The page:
A quote regarding Frank Grant's baseball skills comes from Robert W. Peterson, premier Negro baseball historian: "Probably the best of the black players in organized baseball during the nineteenth century before the color line was drawn."
What can one say about Mike Schmidt except that he might be the greatest all-around third baseman ever to play the game? With a four-homer game and enough awards and statistics to make him a Hall of Famer in his first year of eligibility, he earns his title.
George Brett is often thought of as the greatest player to every play for the Kansas City Royals. Here you can learn about George Brett's Hall of Fame records for stolen bases and home runs.
When Robin Yount was hot, he was positively scorching. He won Gold Glove and MVP awards playing shortstop and center field for the Milwaukee Brewers, and even after an injury he tallied four consecutive .300 seasons as an outfielder. Get more stats.
After being drafted by NFL, NBA, and MLB teams, Dave Winfield chose baseball and walked right from campus onto the San Diego Padres roster in spring 1973. He never played a game in the minor leagues.
Ozzie Smith's defensive play earned 13 consecutive Gold Gloves and a spot in the Baseball Hall of Fame. His trademark pregame backflip also thrilled Cardinals supporters and won him legions of young fans nationwide. Read up on Smith's all-time shortstop records.
Kirby Puckett helped the Minnesota Twins become the first team in AL history to draw three million fans. After amassing 2,304 lifetime hits, he retired gracefully to a front office job and was elected to the Baseball Hall of Fame in 2001.
A ballplayer who gets the nickname "Mule" probably isn't a speedy middle infielder. Rather, Mule Suttles is famous for hitting the first home run in the history of baseball in 1933 and is credited with 237 homers total. See Mule's stats and bio.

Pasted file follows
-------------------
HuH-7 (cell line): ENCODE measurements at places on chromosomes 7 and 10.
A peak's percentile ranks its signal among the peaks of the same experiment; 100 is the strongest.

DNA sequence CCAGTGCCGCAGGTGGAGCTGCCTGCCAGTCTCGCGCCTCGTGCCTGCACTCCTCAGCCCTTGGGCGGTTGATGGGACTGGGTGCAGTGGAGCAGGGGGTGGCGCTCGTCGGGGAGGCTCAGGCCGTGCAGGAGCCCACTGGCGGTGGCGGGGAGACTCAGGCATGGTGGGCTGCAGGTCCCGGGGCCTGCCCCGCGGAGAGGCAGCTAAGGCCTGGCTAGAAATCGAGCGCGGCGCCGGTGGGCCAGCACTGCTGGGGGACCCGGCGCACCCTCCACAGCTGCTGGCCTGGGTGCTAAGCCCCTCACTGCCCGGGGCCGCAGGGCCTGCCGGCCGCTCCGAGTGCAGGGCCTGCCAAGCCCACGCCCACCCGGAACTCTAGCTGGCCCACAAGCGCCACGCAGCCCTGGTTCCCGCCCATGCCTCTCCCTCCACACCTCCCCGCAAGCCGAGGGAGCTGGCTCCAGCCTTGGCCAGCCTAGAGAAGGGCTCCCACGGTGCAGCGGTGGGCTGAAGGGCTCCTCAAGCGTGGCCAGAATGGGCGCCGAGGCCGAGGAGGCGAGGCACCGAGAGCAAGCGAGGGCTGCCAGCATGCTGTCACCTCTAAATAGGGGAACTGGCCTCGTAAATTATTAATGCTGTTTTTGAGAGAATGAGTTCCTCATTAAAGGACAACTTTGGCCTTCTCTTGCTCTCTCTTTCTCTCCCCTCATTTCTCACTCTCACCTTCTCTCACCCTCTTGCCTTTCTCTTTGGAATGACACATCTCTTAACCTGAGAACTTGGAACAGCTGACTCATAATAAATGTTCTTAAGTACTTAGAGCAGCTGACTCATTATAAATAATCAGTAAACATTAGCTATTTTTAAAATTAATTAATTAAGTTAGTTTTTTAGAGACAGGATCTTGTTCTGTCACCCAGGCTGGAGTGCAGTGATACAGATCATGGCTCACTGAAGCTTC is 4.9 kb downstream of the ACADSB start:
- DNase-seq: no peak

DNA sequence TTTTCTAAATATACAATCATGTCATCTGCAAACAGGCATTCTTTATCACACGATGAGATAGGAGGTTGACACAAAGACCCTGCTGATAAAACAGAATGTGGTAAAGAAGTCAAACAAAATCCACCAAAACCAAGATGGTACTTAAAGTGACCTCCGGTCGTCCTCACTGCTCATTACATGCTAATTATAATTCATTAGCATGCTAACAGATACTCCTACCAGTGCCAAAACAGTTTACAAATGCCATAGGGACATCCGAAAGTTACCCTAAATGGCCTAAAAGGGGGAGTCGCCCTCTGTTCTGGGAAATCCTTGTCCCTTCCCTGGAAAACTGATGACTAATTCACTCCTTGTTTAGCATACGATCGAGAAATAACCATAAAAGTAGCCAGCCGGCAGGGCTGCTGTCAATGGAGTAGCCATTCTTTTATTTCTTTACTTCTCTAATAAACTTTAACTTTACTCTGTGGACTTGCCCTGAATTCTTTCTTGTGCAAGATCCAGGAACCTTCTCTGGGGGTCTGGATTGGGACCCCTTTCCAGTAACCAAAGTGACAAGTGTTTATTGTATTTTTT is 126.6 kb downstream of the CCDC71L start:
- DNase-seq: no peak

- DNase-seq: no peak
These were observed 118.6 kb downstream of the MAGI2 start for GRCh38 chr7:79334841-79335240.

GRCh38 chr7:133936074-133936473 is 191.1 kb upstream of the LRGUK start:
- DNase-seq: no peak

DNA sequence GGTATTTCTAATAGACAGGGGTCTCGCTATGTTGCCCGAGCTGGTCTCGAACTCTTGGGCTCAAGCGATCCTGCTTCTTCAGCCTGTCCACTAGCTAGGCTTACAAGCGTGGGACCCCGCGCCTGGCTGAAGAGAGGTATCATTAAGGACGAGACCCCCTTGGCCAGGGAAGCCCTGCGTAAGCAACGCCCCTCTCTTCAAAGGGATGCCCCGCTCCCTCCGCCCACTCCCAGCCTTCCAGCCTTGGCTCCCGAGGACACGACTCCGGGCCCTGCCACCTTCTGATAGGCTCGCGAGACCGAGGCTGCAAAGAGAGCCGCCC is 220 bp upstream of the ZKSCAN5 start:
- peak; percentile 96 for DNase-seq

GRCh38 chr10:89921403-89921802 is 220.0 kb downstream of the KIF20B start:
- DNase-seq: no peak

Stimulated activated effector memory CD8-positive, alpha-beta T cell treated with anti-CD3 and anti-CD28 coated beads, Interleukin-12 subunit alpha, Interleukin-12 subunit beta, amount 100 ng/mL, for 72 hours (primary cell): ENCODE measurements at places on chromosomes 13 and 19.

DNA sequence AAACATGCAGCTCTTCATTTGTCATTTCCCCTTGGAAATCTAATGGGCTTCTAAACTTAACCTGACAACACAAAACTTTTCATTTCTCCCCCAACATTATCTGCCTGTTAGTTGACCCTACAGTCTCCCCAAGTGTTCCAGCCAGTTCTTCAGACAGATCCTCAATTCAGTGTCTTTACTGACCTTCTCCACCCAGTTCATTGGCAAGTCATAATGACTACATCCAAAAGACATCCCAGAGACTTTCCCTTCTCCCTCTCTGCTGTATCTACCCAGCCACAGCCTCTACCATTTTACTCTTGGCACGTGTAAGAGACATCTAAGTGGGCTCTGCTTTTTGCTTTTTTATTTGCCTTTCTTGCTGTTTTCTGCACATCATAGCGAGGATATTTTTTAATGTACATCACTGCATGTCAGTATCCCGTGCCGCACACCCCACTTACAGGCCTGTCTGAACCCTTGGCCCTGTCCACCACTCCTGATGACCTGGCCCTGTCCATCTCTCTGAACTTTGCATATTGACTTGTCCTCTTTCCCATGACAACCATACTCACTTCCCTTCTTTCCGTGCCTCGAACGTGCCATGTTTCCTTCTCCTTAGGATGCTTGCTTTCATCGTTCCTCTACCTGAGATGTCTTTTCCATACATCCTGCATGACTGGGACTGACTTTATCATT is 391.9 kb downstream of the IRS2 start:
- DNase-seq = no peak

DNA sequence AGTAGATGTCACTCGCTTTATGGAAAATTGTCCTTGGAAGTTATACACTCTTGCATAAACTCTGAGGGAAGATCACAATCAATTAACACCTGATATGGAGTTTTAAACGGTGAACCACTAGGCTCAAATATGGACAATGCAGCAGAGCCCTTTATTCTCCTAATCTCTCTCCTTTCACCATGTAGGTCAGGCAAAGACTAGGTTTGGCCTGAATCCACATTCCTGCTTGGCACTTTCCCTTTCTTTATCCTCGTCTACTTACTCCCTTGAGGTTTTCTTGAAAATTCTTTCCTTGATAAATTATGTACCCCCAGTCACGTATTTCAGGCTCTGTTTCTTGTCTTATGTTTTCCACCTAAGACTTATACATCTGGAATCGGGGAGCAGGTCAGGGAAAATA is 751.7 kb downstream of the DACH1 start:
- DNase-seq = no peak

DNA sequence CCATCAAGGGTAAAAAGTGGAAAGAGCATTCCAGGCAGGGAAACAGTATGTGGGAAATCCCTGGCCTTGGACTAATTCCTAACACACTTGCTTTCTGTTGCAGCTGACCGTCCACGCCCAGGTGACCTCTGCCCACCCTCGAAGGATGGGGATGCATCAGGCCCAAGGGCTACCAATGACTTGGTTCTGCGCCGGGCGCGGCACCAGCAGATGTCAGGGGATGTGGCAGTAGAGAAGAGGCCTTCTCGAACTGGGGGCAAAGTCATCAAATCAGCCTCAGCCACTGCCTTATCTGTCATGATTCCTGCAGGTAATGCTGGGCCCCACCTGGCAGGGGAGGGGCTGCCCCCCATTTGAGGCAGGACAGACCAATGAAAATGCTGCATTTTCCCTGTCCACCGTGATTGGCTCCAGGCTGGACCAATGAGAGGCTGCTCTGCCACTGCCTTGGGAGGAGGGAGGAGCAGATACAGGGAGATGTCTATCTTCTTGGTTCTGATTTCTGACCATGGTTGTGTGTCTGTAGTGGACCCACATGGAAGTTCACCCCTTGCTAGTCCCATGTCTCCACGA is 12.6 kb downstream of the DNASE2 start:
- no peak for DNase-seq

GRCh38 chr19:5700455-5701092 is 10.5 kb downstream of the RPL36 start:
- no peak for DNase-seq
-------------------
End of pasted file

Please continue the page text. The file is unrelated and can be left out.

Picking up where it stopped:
One of the first stars at the shortstop position was George Wright. His legendary contributions to not only the shortstop position but the game of baseball as a whole helped cement his position in the baseball Hall of Fame.
When Cal Ripken beat Lou Gehrig's streak, he didn't just break it, he blew it wide open, appearing for more than three additional seasons without missing a game. In doing so, he earned baseball-wide respect as a consistently valuable performer.
Ryne Sandberg is the best trade in Cubs history, leading the team to an NL East crown in 1984. Holding the record of 282 home runs hit by a second baseman, he also was errorless in 123 straight games. Get stats for this great Hall of Fame player.
Wade Boggs holds a career .328 batting average the highest of the last fifty years. A 7th round draft pick out of high school in 1976, he had to fight his way up the ladder and didn't break into the majors until 1982. Learn about Wade Boggs's career.
For nine years, Bruce Sutter was the dominant reliever in the National League. His manager for four of those seasons, Whitey Herzog, referred to him as "The Sandy Koufax of relievers." Learn more about this pitcher and see his career statistics.